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HENRY A. PARSONS, Jr., Editor and Publisher. NIX, DESPERAJSTDTJM. . Two Dollars per Annum.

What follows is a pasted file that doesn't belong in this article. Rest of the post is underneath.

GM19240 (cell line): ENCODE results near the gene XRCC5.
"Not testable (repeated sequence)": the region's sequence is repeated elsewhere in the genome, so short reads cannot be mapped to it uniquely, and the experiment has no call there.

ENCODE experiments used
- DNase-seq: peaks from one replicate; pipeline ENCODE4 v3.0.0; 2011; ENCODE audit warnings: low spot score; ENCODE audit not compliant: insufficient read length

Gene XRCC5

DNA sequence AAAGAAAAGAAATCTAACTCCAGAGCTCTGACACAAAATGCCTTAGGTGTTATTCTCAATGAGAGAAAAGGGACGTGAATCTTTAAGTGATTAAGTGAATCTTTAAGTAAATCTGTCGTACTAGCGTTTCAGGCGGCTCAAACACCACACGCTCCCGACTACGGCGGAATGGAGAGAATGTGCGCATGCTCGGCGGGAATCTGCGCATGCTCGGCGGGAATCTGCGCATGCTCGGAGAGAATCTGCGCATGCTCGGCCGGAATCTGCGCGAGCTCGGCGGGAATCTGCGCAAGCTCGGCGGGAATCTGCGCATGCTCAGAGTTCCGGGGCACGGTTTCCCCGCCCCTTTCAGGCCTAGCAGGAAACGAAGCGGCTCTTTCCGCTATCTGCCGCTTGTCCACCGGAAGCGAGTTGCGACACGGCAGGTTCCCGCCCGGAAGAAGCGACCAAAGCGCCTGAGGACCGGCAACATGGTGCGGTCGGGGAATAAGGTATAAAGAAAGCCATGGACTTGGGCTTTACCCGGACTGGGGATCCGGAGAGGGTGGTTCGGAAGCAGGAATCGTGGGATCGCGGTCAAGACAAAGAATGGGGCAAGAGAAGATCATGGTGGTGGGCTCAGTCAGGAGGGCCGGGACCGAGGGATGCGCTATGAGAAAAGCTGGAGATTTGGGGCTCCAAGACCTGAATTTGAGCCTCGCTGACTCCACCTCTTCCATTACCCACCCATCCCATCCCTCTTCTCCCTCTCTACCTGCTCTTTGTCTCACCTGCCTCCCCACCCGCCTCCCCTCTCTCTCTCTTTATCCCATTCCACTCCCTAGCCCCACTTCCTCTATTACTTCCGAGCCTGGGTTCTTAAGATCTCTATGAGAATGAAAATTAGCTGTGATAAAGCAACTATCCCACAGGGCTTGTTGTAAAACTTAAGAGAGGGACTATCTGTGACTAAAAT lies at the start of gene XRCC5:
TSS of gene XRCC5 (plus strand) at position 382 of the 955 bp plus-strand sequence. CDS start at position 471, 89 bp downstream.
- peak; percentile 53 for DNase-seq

YOL. III. BIDGWAY, ELK COUNTY, PA., THURSDAY, FUBBtTAHY 12, 1874. yo- 5Q Rejected. " Peril dps she's dancing eomeTvhflrft How ? " The thoughts of light and music wake Bharp jealousies, that ridw ami grow Till silence and the (lr.r1;uewi ache. He sees her step, B0 proud mid gay, Which ere )e foke, foretold despair j Tims did sjo look on such a day, And s-jch the fashion of her hair. And thus she stood, when, stooping low, Trie took the bramble from her dress : And thus Bhe laughed and talked, whose " No," Was sweeter than another's " YeB." He feeds on thouhgts that most deject ( He impudently feigns her charms, Bo reverenced in his own respect, ClaBped dreadfully in other arms. And turns and puts his brows that ache, Against the pillww where 'tis cold : If only now his heart would break But, oh, how much a heart can hold 1 HALF AX HOUR TOO LATE. Half an hour too late 1 I have heard these words oftener than many others in the English language. They possess for me a deep significance. How many trials, troubles, mortifications and dis appointments have followed in their train. I never could explain why these few syllables had had so much influence vover my whole life. I know of no better reason than that I was born half an hour too late; for I cannot help think' ing that had I made my appearance on the world's stage just thirty minutes sooner, all would have been well. But it was manifest destinj.nd I must submit with as good a grace as pos Bible. Some ill-natured people have asserted that it was my own fault, and I could overcome it; a bad habit, and nothing more. mistaken souis I it would be just as appropriate to say that the sun had a habit of rising in the East, when everybody knows that that luminary is obliged to rise in that direction. My mother says I had no teeth until long alter the Age in which such appen dages usually appear, and ftlso adds Al. 1. -1. 1. 1 t i . mat sue iiau iears lest j. should never walk alone. Now I leave it to competent judges, a -Uid possibly nave exer cised any 'influence over those two mat ters Oould I have teeth before the timi, or could I walk before my limbs ere strong enough to support my Vody 1 I think not, and have therefore decided that destiny decrees metocome after everybody else; the two instances in point which 1 have quoted, proving, beyond a doubt, that I have no control over the fact. As I became older I was sent to school. I was invariably called twice by my mother, before l could be per suaded to leave my bed.ind, of course, was half an hour too late for breakfast. and proportionably tardy at school. It always happened so, and the results were uniformly the same; a scolding from mv mother, threats from mv fath- er, and generally something- worse from rnv teacher. I tried to reform in this particular ; but as often as I made a good reso lution, I found my shoe-string in a hard knot, my comb and brush were missing, my cap was not to be found. or some other impediment stood in the way ; and to this day I firmly believe the worthy pedagogue used frequently to set his watch along half an hour, on purpose to vex me. 1'he classes for 11? 11 1. . recitation was canen long beiore L was prepared, and I spent the whole dav in trying to overtake the minutes I had lost. " Gilbert," said my father, " go up to jur. nan s, ana ten him that l will take tha twelve barrels of apples looked at, at the price he named. Go directly there, and don't forget your errcvna. " And, Gilbert," added my mother, stopping me at the door, "if you should want your new coat made to-morrow, call and speak to Miss Graves about it. I believe she is disengacred lust now. You had better go in on the wav to Mr. t-T,.ll' J I promised compliance, and determin ing to acquit myself creditably, inline diately set out. About half way there, a sudden gust of wind blew off mv hat. and I spent some time in recovering it; then I went on again, only stopping a few miuutes to admire "a little ship which a boy was sailing by the road. V"icKeniug my steps, i knocked at air. Hall's door, and told him my errand. "ion are too late, my lad; I sold tha lot half an hour ago." lie replied. My countenance fell as he spoke the v t woras that i had heard only too often. " Don t look so disappointed," he added, k'ndly, " there are other apples Al. A i ... mui, yuui muier can buy. This remark ionsnlrl ma Vint, littlo for I was thinking of my race after the hat, and tho time I had spent at the tiny ship. As I walked slowly home, ruminating on my bad luck, my new coat and Miss Graves popped into my mind. I would at least do one errand successfully, and accordingly made known my business. "If you had called a little while ago, I could have done it : but I have just made an engagement of a fort night," was the reply of the lady. Half an hour too Jate, as usual Why did I not stop on my way as mother had advised me, and as I had purposed do ing ? I was greatly troubled, and ready to cry, at this seoond failure, for I had set my heart upon wearing my new coat at a party which one of my school com- bum jur Biuiy. iiuu lurKotuuK to men 1 1 . .i. L I 1 1 : i tion my chase alter the nying hat. oon- nnrirt? mat n Hiimmftrit iiiHtinrnr.inn in y uciuv. ' Just as I expected I said my father, ; l i t 1 1 m i i , Hr llll III'I.IIHI 111 I 1 M 11H. IIP II I1H U i i t T in l i8 ail xi is aays. - ..,,.41 a.t it T IT iuuiuct jiicicir CwniADU lilinu At M A rirniiGrnt. mv nut. tn hor fn naTA Tia H11UKD DCVTCU Uli.'UU DUD UBU UUWKHI U1Q nM I-- l, 1, J 1 the day before, that trouble would have i i i mi 1 1 ii p.eiuu, ttyoiaea. ,iuu who mi uuiu fort I got from her. She well knew that being obliged to wear the old coat two weeks longer would be quite punish ment enough for negleoting her advice. My father's temper was not improved, upon learning, the next day, that apples naa risen nity cents per barrel, making him a loser of six dollars, by my being half an hour too late. At last my lather thought of a happy expedient. He would put me in a store; there I should Lave another master, and would feel mynulf called upon to please him. As if I did not try to please everybody 1 It was the whole aim of my life ; but incessantly counterbalanced by the evil genius that attended me wherever I went. For a week I escaped any severe reprimand for my habitual failing. Natnrally enough, I felt grati fied, and determined to make myself useful to my employer, who was an active business man, and liked industri ous clerks. "A number of pieces of those dress goods must be sent for Mrs. A to examine to-day," he remarked, early one morning. " She is a good custom er, and will probably purchase some forty or fifty dollars' worth." I was about selecting the goods, when I recollected that it was imperatively necessary that I should make out sev eral accounts without delay. Some considerable time was consumed in at tending to this duty, and it was noon before I was aware of it. Dispatching my dinner as quickly as possible, I hastened back to the store, and com menced assorting the different fabrics for Mrs. A . I stopped a moment at hearing my employer's voice. " That letter was copied and mailed, of course ?" " I believe so," respondsd a fellow clerk, and went quietly on with his work. It was a mistake. The letter had not been copied. I had been told to do it; but customers were waiting, and con sidering them of more consequence than a mere letter, I had put it off the night before, designing to accomplish the task the first thing in the morning. But I had forgotten it, until reminded of my remissness by what I had heard. I hurried to the desk, on some frivolous pretence, and speedily copied the U t ter, superscribed it, and seizing my hat, hastened to the post-office. The mail had been gone an hour, and my efforts availed nothing. It was the old story, and I felt discouraged and dis heartened. Hiding the letter in my pocket, I re turned to the employment which had been interrupted, resolving not to leave it until Mrs. A was in safe posses sion of the goods. The errand-boy be ing otherwise engaged. I took the pack age along myself, rang the bell, and de sired to see the lady. After some delay, she appeared. "Goods for yon to examine, from Brown & Burt's, I said, with a respect ful bow." I thought Mrs. A looked some what out of humor, and her reply con vinced me that I was not mistaken. " You can take them back again," she rejoined, coldly. "I .supplied myself half an hour ago at another place. I desired them to be Bent this morning ; and if your employer does not in any measure govern himself by the wishes of his customers, he must take the con sequences. I waited until I was out of patience." The lady turned away, and I trudged back with the goods. Twice m one day ! It was too much to be borne. And so thought my employer, who coolly dischared me, after assuring me that through my want of punctuality he had lost one ol his best customers. 1 then frankly told him about tho letter, He was more angry than before, and vehemently asserted that the delay would prove fatal to his credit. Jeered by my fellow clerks, and con founded by the unexpected resentment which I encountered, I went home again, only to have the scene renewed, My mother looked unhappy, and my father met me with a frown, an indica tion of displeasure which I so often re ceived, that I had become used to it. I was now eighteen years of age, and old enough, he said, to put away childish things, and become a man. " Gilbert," he added, with emphasis. "why don't you overcome this propen sity to oe always late? Mate an effort, my son, a strong effort." An effort ! Had not my whole exist ence been a continued, tremendous effort to throw off the spell that weighed me down ; that stood in the way of my prosperity ; that lost me friends, and gained me enemies ; that was a source of disquiet to myself, and everybody wno nad tue mistortune to be connected with me. I wished much to go to sea. My latner nad an acquaintance, who was an old sea-captain, and he was willing (for I was of no use to him), provided pre liminaries could be arranged satisfac torily, that I should accompany him on his next voyage. No objection was made to this proposal on the part of the captain, and, much delighted, I com menced preparations. My mother was serious, not sad. With her accustomed kindness and ma ternal solicitude, she disposed my wardrobe in a large trunk, gave me good advice, besought me to obey the captain in every particular, and hoped the change would be for my benefit. " Endeavor to conquer your besetting sin, my child," she added, with a moth er's earnestness. " Make a good reso lution, and keep it ; respect yourself, and others will respect you. If you fail, try again, and persevere until you obtain the victory. A man is a slave so long as he permits a bad habit to rule him imperiously." I was sorry she brought up this disa greeable theme to dampen my exuber ant spirits at such a time : but recol lecting her interest in my welfare, I promised (that was easily done) all she could ask. I put my imagination at active employment, and pictured scenes of grandeur far surpassing everything l nad seen. My highest anticipations were now about to be realized. I could hardly control my joy, so greatly was X elated at the prospect before me. I promised souvenirs of my travels to my less for tunate friends, and stowed away large quantities of writing materials, which I purposed to use in inditing long and interesting epistles to those behind. The captain of the vessel had written to my father word when he expected me on board, and in pursuance of his direc tions, I took leave of my parents, and started for the city, whioh was some two miles distant. On the way I hap pened to think of an intimate aoquaint anoe, to whom I had not said one part ing word. Confident that I had plenty of time, I diverged a little from the main road, and chanced to nnd him at home. My good fortune was repeated for his edification, mutual good wishes were interchanged, and with ft light heart, I resumed my walk. The dis tance was at last accomplished. I stepped upon the wharf hurriedly, and entered the office to look after my bag gage, which had been sent on before. 1 soon had it in safe keeping, and then began to make inquiries concerning the vessel in which 1 was to take passage. Judge of my sensations on being told that the ship had sailed without me I actually left the wharf precisely half an hour before I arrived 1 He could wait no longer. Thus were my expec tations again frustrated, and my hopes crushed. 1 had certainly started from home soon enough ; it was the unlucky call that had done the mischief. In my excitement I accused the captaiu of un fair dealing, denounced myself in no measured terms, and charged every body with injustice. I apprehended nothing so much as facing my parents dejected, humiliated and humbled as I was but there was no help for it ; it must be done. I reluctantly set my face homeward, and with dispirited step moved along at a snail's pace. I dr ?aded my mother's reproachful glance, my father's bitter and cutting words, but more than all the mirth and ridi cule of my acquaintances, when they should learn of the downfall of my air castles. These reflections were not very gratifying, yet I could not rid my self of them. It was no use trying to do anything, or to be anybody ; that ominous half an hour too late haunted me at every corner, and met me at every turn. " Gilbert !" ejaculated my mother, looking the picture of astonishment, as I timidly entered the house, having in effectually tried to put on an air of boldness. "I'm discouraged it's all to no pur pose I" I exclaimed, sullenly throwing myself into a chair. " The ship had sailed, I suppose ?" said my father, interrogatively, display ing no more surprise than though he had anticipated my return. I nodded in the affirmative. " No mere than I expected," he re joined, taking up his book, and begin ning to read just where he had left off upon my entrance. It was the most severe remark he could have made under the circum stances. I fathomed the feelings that gave rise to it, and they were far from complimentary to myself, and I smoth ered my rising resentment, and retired to my own room. That night my kind mother talked with me a long time ; but I was in no mood to be benefited by her words of counsel, and only grieved her tender nature by my mo roseness and ill humor. I did not soon forget the merciless joking of my com panions, nor the ridicule they so un sparingly heaped upon me. But at last it grew to be an old story, and I was gradually freed from their persecutions. I was named for a wealthy bachelor uncle, and often had hopes that he would make me his heir. He visited our family but seldom ; knew but little about my brother and sister, and less about me, who was the youngest. A letter came to hand, however, about twelve months after my futile attempt at traveling, saying that he should spend some time with us. He was ec centric and whimsical, but good-hearted and oenevoient. lie observed me closely, and evidently detected my weak point at once. By his actions, I felt sure 1 did not please him, and being iretted at his constant watching. took less pains to secure his good will than I ought. The evening before his departure, he requested my brother, my sister, and myself to go up to his room, as he wished a little social con versation with us. I anticipated a lec ture on my short comings and staid away purposely ; but afterward, think ing I might possibly be mistaken, con cluded to risk it. Vain attempt I I met my brother and sister on the stairu, each in possession of a hundred dol lars a eift from mv uncle, who de clared that if I did not respect his wishes enough to be present, I must go without my share. I was too proud to tell him the cause of my non-appearance, and with the luckless half hour vanished all hopes of becoming an heir, or receiving a present. Well, I attained my majority. I was twenty-one, and must begin to look out for myself. To be brief, I contem plated matrimony. I had long loved a charming girl (she wasn t aware of it, however), and I decided to pop the question at once. I intimated the fact to my father; he liked my choice, and promised me capital to commence busi ness with, obviously being of the opinion that it would be for my interest to marry. Thus encouraged, I sought the lady, wnose attractions i nave never seen equaled. I found her alone, looking lovelier than ever. With much trepida tion, the all important declaration was made, and 1 awaited the issue in des perate suspense. My charmer looked both surprised ana perplexed, was painfully embarrassed, and colored ex cessively. As noar as I could deter mine, the svmrjtoms looked favorable. and my heart beat high with hope. But X was mistaken; her first words unde ceived me. Bhe stammered something about " a misunderstanding, wrong im pressions, regret that her conduct had been so construed, thanks for the intended honor," and the like, con cluding by saying " that she had en gaged herself to somebody else half an hour before" I was answered. Half an hour be fore I If there was ever a man to be pitied, it was surely myself. But I might have known better than to have made the foolish trial. The experiment taught me a lesson; I have never spoken of love to a woman since. 1 am a cross, fretful old bachelor now. What has made me so? Nothing but the half hour too late. II I attempt to go to church, the minister has invariably oommeneed his sermon beiore X enter, leaving me entirely in the dark as to his subject. If I go to a concert to hear some landed singer, X hare to take a seat under the gallery, where I can see nobody, and hear nothing. Thus 1 exist, continually harassed by vexatious delays and disappointments. The patience of my former friends is exhausted; they tolerate me, and that is all. If I say positively, " yon may expect me I will certainly be there, they look at each other significantly and smile in a provokingly incredulous manner. That I am an unfortunate man, none will deny who have a spark of sympathy in their souls. What do Tour Children Read! A bad book, magazine, or newspaper, is as dangerous to your child as a vici ous companion, and will as surely cor rupt his morals and lead him away from the paths of safety. Every parent should set this thought clearly before his mind, and ponder it well. Xiook to what vour children read, and especially to the kind of papers that get into their hands, for there are now published scores of weekly papers, with attractive and sensuous illustrations, that are as hurtful to young and innocent souls as poison to a" healthful body. Many of these papers have attained large circulations, and aue sowing broadcast the seeds of vice and crime. Trenching on the borders of indecency, they corrupt the morals, taint the im agination, and allure the weak and un guarded from the paths of innocence. The danger to young persons from this cause was never so great as at this time; and every father and mother should be on guard against an enemy that is sure to meet their child. Our mental companions the thoughts and feelings that dwell within us when alone, and influence over our actions these are what lifts us up or drags us down. If your child has pure and good mental companions, he is safe ; but if, through corrupt books and papers, evil thoughts and impure imaginings gets into his mind, his danger is imminent. Look to it, then, that your children are kept as free as possible from this taint. Never bring into your house a paper or periodical that is not strictly pure, and watch carefully lest any such get into the hands of your growing-up boys. Divorce Lawyers. A bill has been introduced in the Illinois legislature providing heavy penalties against professional divorce lawyers. Doubtless many half-fledged and unprincipled legal gentlemen in Chicago have found a very lucrative business in the divorce line. A little knowledge of court practice, familiarity with the local statutes and a few precedents are all the qualifications necessary to be added to a great amount of audacity in such a character. Chicago has gained a somewhat unenviable notoriety in years past from this class, and all good citizens would like to see such a law as this succeed. We think we know another pretty good field of operations for it. Every day advertisements appear in certain newspapers of this city to the effect that certain " attorneys " will procure divorces without publicity. If there is no case, they can make one. By the use of regular spies, miscalled detec tives, they can easily draw men or women into situations where naturally they would never be found, and under such circumstances that, the whole truth being known, they are not culpa ble Then the professional witnesses, who only escape the consequences of perjury because the persons against whom they appear would not stoop to impeach them, are brought in to finish the " overwhelming " testimony against the defendant. If there is any way to get rid of these professional mischief makers, it ought to be tried. New York Evening Post, Liquor in the System. An English authority, Dr. Brunton, gives some itemsof importance to wine drinking persons. His hypothesis is that alcohol produces a successive par alysis of different parts of the nervous system. First, the vaso-motor nerves are affected, and the blood-nerves con sequently dilated. That is, the hands, for instance, become red and plump, showing that arterial blood is flowing freely through the capillaries, and at the same time the veins are dilated. Sometimes the vessels of the stomach are dilated, and the blood is abstracted from the brain, the individual becom ing sleepy ; sometimes the arteries of the head are filled first, and the intel lectual faculties are excited. Different portions of the btain also are stimulated or paralyzed. Thus the centre, or the convolutions which govern the co-ordinate movements, may be paralyzed, and the man may be " drunk in his legs though fnot in his head," while the cerebral lobes may be less affected, or the reverse may take place. It often happens that the cerebellum is paralized while the spinal-cord is unaffected, so that a man, who cannot walk, may be able to ride, owing to the reflex con traction of the musoles of his thighs against the pressure of the saddle. The final paralysis is of the spinal cord, producing the extraordinary nervous diseases so common now, and of the medullaoblongata which causes general paralysis of the whole system. Influence of Food. An excellent hint is given in the fol lowing item : Dr. Hall relates the case of a man who was cured of his bilious ness by going without his supper and drinking freely of lemonade. Every morning, says the doctor, this patient arose with a wonderful sense ol rest and refreshment, and feeling as though the blood had been literally washed, cleansed and cooled by the lemonade and fast. His theory is that food can be used as a remedy for many diseases successfully. As an example, he cures spitting of blood br the UBe of salt ; epilepsy, by watermelons ; kidney affec tions, by celery ; poison, by olive or sweet oil: erysipelas, by pounded cran berries applied to the part affeoted ; hydrophobiaj by onions, etc. So the way to keep in good health is really to know what to eat and what medicines to take. Every member of Congress from Minnesota was raisedm Maine. The Kindergarten. The Kindergarten, or " Child's Gar den," system of instruction, which is now established throughout Germany, is practiced to some extent in this country. Nothing, says M. Bonrleton, a French writer, is more interesting than a visit to a German Kindergarten. It consists of a large, well-ventilated structure, to which is attached a garden planted with trees and flowers. The children occupy its various rooms ac cording to age, the boys on one side and the girls on the other ; a child is admitted as soon as it can walk ; they number all sizes from two to six years of age. Frcebel, the originator of the system, was averse to sending children to regular schools before the age of seven. The children of the rich have Kindergarten of their own, for which a charge of seven dollars a year is made, while the Kindergarten for the poor are free excepting an average charge of one and a half cents per day for two meals supplied to them. Froebel's educational system is based on experience. All infants like to play; give them, then, as curious playthings as you can. They soon tire of curious things which they do not comprehend, and before which they remain passive spectators ; infants accordingly break toys to pieces and in turn fashion some thing else, a restless activity ever ob taining out of fragments new materials for more interesting objects. The fash ioning of something new out of some thing old or chaotic, is a natural in stinct. Froebel devoted himself to regulating this creative infantile in stinct, the recognition of which is so important in the development of the faculties of observation and imagina tion. He accordingly organized the Kindergarten with a view to an exercise of the infantile hand and mind by easy work and simple amusements, while he disciplined the understanding by sing ing and by games of ever increasing complexity. In carrying out this plan never did he depart from the scope of infantile accomplishment. Ler us visit one of the kindergartens for the poor. It is 9 o'cloek in the morning, and the children enter, bring ing along with them a small bit of bread to eat before the midday meal. An inspection for cleanliness takes place no large spots, holes or rents are allow ed. all this, indeed, being forestalled by tlie pride as well as interests of the parents. Each child passed to its place at a table on which playthings are dis played ; the smallest occupy themselves with little wooden blocks, building walls, gateways and houses, each com peting with the other. An idea of lines, shapes and proportions every concep tion, in fact, necessary in the perfection of a high or complicated edifice is awakened in their little brains. Each observes his neighbor's work and, when invention nags, copies and imitates, Talking is permitted, and, thanks to every one being occupied with his own work, there is no noise. The more advanced pupils are given more difficult tasks, borne weave to gether strips of paper of different colors and of symmetrical design, like squares, circles, stars and other shapes which require closer attention. 1'rac- tice renders the children skillful, it be ing surprising to see how rapidly the paper glides through their fingers and issues iroiu mem iu proper huuo. Others fill up with a lead-pencil pro gressive geometrical designs traced be forehand, and, which are afterwards re produced without the model with re markable accuracy. Others execute in transparency, with the point of a pin, houses, dogs and flowers, or repeat the outlines of these objects in worsted work. An hour of physical exercise always follows an hour of labor. Then comes singing, which is learnt by ear; then marching about the floor, turning and winding as in a ballet; then sporting in the garden with small spades, consist ing of digging in the ground and build ing up or excavating tenements of all kinds. A part of the time is devoted to gymnastic exercises. The children are made to stretch their arms and fingers, and stand on tiptoe; play soldier, and finally practice games, devised by Froe bel himself specially to exercise the or gans of hearing, touch and sight. Many a time, says our author, the results have astonished me. On visiting a Kinder garten of sixty pupils X have witnessed a sort of blindman's buff, in which every ohild in turn had to guess, by an exclamation, the name 01 the child who seized its hand. Not one in so large a crowd made a mistake. These exercises develop, to a remark able degree, perspicacity and thought- fulness, while a love of labor under this form becomes seductive. The children are eager to get to a school where all is frolic; and every evening they take back some new acquisition to their families. Children are naturally open and com municative, and are consequently cheer ful; the child who is supposed, apriori, to be of a good disposition, is led wholly - by gentleness and kindness. Bovs and girls are treated alike. The children are not taught either reading or writing; but when they leave the Kindergarten and go to regular schools their progress is much more rapid than that of other children; the schoolmasters all agree that the Kindergarten gradu ates excel others in vivacity of intellect. Froebel's aim was to make children thoroughly understand that which is ordinarily only indicated to them; they are obliged to talk and get excited, their intellect, in a word, being ren dered active in matters where it is usually passive. There remains one point more on whioh to say something, and that is the philosophy of punishment. In princi ple, punishment is not considered tither as curative or with a view to make an example. It is avoided as much as pos sible. Never is the child whipped ; on the contrary it is placed in a corner, away from the playthings, and when convinced that it has done wrong, the punishment ceases, lasting but a short time and ending when repentance shows itself. The object is to let the ohild see that labor, far from being a trial, is really a pleasure, true punishment con sisting of a privation of work. Children are never praised on account of their dexterity, skill being regarded ss the natural result of labor ; there is no smiling at awkwardness, no word being uttered that will provoke rivalry. Such are the principles and operation of the German Kindergarten. When one considers the mischief done to youth through the slinmlating oi precocious taieut ttuu niomjuijr w the brain by forcing it to entertain in comprehensible abstractions, both being evils in the bringing tip of our youth, it is well to study a system like that oi Froebel's, which seems to insure a sound, healthy, natural development, by not bending tho twig in a wrong direction. The Arkansas Classic. WTiflnAver th history of American humorous literature shall be thoroughly and justly written, it must show that many of what are deemed the novel types of local charactor, back-woods comedy, and " dialectical" speech in present comic writing, had their first exposition in the native facetire of years ago. It is worth while, then, for liter ary journalism to revive occasionally some of the earlier comicalities of do mestic print ; and amongst these the inimitable sketch of "The Arkansas Traveler" herewith restored to cur rency deserves particular credit for its racy human nature. The scene is that of a dilapidated log cabin in Arkansas. Its characters a trapper seated upon an inverted tub, playing the first part of a familiar air upon an old violin, and nis wiie ana children. A stranger enters, and the following colloquy ensues : Stranger flow do you do, sir t Are you well ? Trapper stranger, km you can a man who eats three square meals a day, drinks hearty and sleeps sound "well?" fFiddles.' Stranger I think I could. How long have you been living here ? Trapper uye see mat mountain thar? Stranger Well. Trapper That worh'yar when I come hyar. (Fiddles.) Stranger Thank you ior tne mior mation. Trapper You are welcome. Stranger Can I stay here to-night ? Trapper Well you can't stay h yar. Stranger How long will it take me to get to the next tavern ? Trapper Well, you'll not get there at all, if you stand thar xooiin with me all night. (Fiddles.) Stranger How far do you call it to the next tavern t Trapper I reckon it's upwards o' some distanee. Stranger Do you keep any spirits in this house ? Trapper I guess thar is plenty down in the graveyard. (Fiddles.) Stranger How do you cross the river ahead ? Trapper The ducks swim across. (Fiddles.) Stranger How far is it to the forks of the road ? Trapper The roads ain't forked yet in these diggings. (Fiddles.) Stranger Where does this road go to? Trapper Well, it ain't moved a step since I've been h'yar. Stranger Why don't you repair the roof of your house ? It must leak. Trapper 'Cos it has been raining like all creation for three weeks. (Fiddles.) Stranger Why don't you mend it when it's not raining ? Trapper 'Cos then it don't leak. (Fiddles.) Stranger Why don't you play the second part of that tune ? Trapper 'Cos I don't know it ; kin you? Stranger I can. Trapper You km ! Look h'yar, stranger, any man who can play the seo ond part of that tune kin go right into Congress onto it. Strange Give my the fiddle. (Takes fiddle and plays the entire tune.) Trapper (yelling with joy) That's it.by golll .Do it again, stranger. Yahey, yourself at home. You can stay a week liv an' die h'yar if it's agreeable. H yar, Sal, bring out that jug, an go an dig some saxatrack root, an make the stranger a cup of tea. Shake hands again, stranger ! l$y goa, you re a trump you are ! X'lay it again ! Judging by Appearances. Resting over night at a pretentions hotel, and breakfasting very heartily there in the morning, was an aged stranger whose unspeakably seedy at tire, while it had been unnoticed in the dark hours of his arrival, excited the dire distrust of the officials of the house s revealed by daylight. Sorely bus icious was the superb clerk of the es tablishment that the latter was to be wronged of its dues by some trick or plea of this venerable shabby guest, and ween the latter, having dispatched his meal, presented himself at the desk with an admonitory cough, his doubts became a certainty. " I have had my breakfast," began the aged man, deliberately, " and can dor compels me to say " " Hand over the money, you old rascal," interrupted the clerk, in rage. " As I was saying," resumed the stranger, placidly, " candor compels me to inform you " " uau a policeman! roared the cierk to a bull-boy. " We'll have our twelve shillings or you go to the lock up." The boy started upon his errand without apparent notice from him of the seedy costume, wno, taking nis own time to draw forth from some obscure pocket a vast and greasy wallet, quietly repeated: " As X was saymg, X ve had my break fast, and here's your twelve shillings ; but candor compels me to inform you that them mashed potatoes was lovely perfectly lovely, sir; and I dont miuu inrowiug tu a suiuing extra ior em. According to the account of a recent visitor in bU Petersburg, winter in lius sia is quite ainerent irom winter in America. It commences early in No vember, when the days and nights are almost of equal temperature. The sun is not on dutv long enough to anonm, plish much; he rises about 'nine and sets before three. The snow is not deep, nor are the storms severe: but it snows a little almost constantly. Do Ton Want to Buy a Dog I fcn Advertiser's Eiperlence-How Buffer wu Mnde to " Bee ' I can't see it," lays Buffer. "No body reads all these nttie advertise ments. It's preposterous to think of it" But." said the editor, " you reaa what interests you. Yes And' if there's anything you par ticularly want you look for it ?' " Certainly. " Well, among the thousands upon thousands who help to make up this busy world of ours, everything that is printed is read. Sneer as you please, I da assure you mat printer s ins is mo true open sesame to all business sue- CH8." And still Buffer couldn't see it. He didn't believe that one-half of those lit tle crowded advertisements were ever read. " Suppose you try the experiment, said the editor. " Just slip in an ad vertisement of the want of one of the more common things in the world. For the sake of the test I will give it two insertions free. Two will be enough, and you may have it in any out of the way nook in my paper you shall select. Two insertions of only two lines. Will you try it ?" Buffer said of course he would try it. And he selected the place where he would have it published crowded in under the head of "Wonts." And he waited and saw a proof of his advertise ment, which appeared as follows : " Wanted A good house dog. Ap ply to J. Buffer, 575 Towser street, be tween the hours of 6 and 9 p. M." Buffer went away smiling and nod ding. On the following morning he opened his paper, and, after a deal of hunting, he found his advertisement. At first it did not appear at all con spicuous. Certainly so insignificant a paragraph, buried in such a wilderness of paragraphs, could not attract atten tion. After a time it began to look more noticeable to him. The more he looked at it the plainer it grew. Finally it glared at him from the closely-printed page. But that was because Tie was the person particularly interested. Of course it would appear conspicuous to him. But it could not be so to others. That evening Mr. Buffer was just sit ting down to tea (Buffer was a plain, old-fashioned man, and took tea at six) when his door bell was rung. The ser vant announced that there was a man at the door with a dog to sell. " Tell him I don't want one." Six times Buffer was interrupted while taking tea by men with dogs to sell. Buffer was a man who would not lie. He had put his foot in and he must take it out manfully. The twen ty-third applicant was a small boy, with a girl in company, wno naa a raggea, dirty poodle for sale. Buffer bought the poodle of the boy and immediately presented it to the girl, and then sent them off. To the next applicant he was able truthfully to answer, "Don't waDt any more ; I have bought one." The stream of callers continued until near ten o'clock, at which hour Buffer locked np and turned off the gas. On the following evening, as Buffer approached the house, he found a crowd assembled. He counted thirty-nine men and boys, each of whom had a dog in tow. There were dogs of every grade, size and color, and dogs of every quality of whine, yelp, bark, growl and howl. Buffer addressed the motley multitude and informed them that he had purchased a dog. " Then what d yer advertise for r And Buffer got his hat knocked over his eyes before he reached the sanctuary of his home. Never mind about the trials and tribulations of that night. Buffer had no idea there were so many dogs in ex istence. With the aid of three police men he got through alive. On the next morning he visited his mend, the edi tor, and acknowledged the corn. The advertisement of " wanted" was taken out, and in the most conspicuous place and in glaring type, he advertised that he didn't want any more dogs. And for the advertisement he paid. Then he went home and posted on his door, "Gone into the country." Then he hired a special policeman to guard his property, and then he locked up and went away with his family. From that day Josephus Xsuner has never been heard to express doubts concerning the efficacy of printer's ink ; neither has he asked, " Who reads ad vertisemets ?" An Editorial Story, A good story is told upon some of its readers by the Dayton (Ohio) Journal, in the following: " We had a mind to invite somebody to write some solemn, dignified editorials for the Journal, but we happened to remember that we once employed one of the ablest editors in Ohio to do that sort of thing for the Journal, and three-fourths of our read ers who observed the change at all wanted to know why we allowed the Journal to be so awfully dull. It would amuse the publio if we should tell them who was employed by us and who they thought was so very dull. But we paid the bill, and allowed people to wonder how the Journal could be so dreary ; sna tne man wno wrote for ns at so much a column is one of the best edi torial writers in the country. We shall ten him the joke some ot these days, if we think he will stand it. But it was a funny experience to as modest people as we of the Journal are. Our editorial corps has chuckled over that experience several times." Gov. Safford, of Arizona, describing the clasB of people that don't get along in the West, says that " gentlemanly farmers who commence without means and have hired all their work done, will undoubtedly be obliged to quit the business ; and those whe have invested the largest portion ef their crops in gin or whisky at twenty-live cents per glass, will hardly be able to meet their obligations and inspire sufficient con fidence to obtain credit in the future." The Worcester Gazette eays that bank defalcations hang on like the polonaise. They are not ccnUned to the outskirts.